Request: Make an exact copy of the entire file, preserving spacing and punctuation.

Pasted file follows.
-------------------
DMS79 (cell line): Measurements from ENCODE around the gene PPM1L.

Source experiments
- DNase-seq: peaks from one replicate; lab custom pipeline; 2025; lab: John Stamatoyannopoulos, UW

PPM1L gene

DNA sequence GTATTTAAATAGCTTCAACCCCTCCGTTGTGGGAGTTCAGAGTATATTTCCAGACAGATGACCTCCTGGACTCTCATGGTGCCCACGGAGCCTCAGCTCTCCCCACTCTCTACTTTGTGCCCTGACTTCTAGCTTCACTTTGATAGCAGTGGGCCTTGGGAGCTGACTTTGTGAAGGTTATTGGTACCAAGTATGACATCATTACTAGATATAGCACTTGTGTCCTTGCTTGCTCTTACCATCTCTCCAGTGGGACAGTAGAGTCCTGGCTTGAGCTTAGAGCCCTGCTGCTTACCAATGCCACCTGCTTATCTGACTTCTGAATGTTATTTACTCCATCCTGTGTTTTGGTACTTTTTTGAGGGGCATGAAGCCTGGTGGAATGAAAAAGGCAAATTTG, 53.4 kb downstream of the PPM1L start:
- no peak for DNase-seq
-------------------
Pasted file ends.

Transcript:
DMS79 (cell line): Measurements from ENCODE around the gene PPM1L.

Source experiments
- DNase-seq: peaks from one replicate; lab custom pipeline; 2025; lab: John Stamatoyannopoulos, UW

PPM1L gene

DNA sequence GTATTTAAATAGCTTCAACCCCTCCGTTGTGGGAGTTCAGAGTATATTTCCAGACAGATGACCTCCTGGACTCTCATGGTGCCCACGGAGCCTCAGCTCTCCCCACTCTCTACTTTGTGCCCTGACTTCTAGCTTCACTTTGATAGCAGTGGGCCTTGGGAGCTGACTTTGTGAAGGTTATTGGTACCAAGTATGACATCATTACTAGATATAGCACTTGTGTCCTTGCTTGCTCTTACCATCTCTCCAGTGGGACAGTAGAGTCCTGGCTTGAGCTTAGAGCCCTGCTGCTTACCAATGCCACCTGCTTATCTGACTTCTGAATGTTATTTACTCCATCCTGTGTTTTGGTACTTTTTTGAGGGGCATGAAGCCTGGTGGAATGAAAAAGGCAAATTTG, 53.4 kb downstream of the PPM1L start:
- no peak for DNase-seq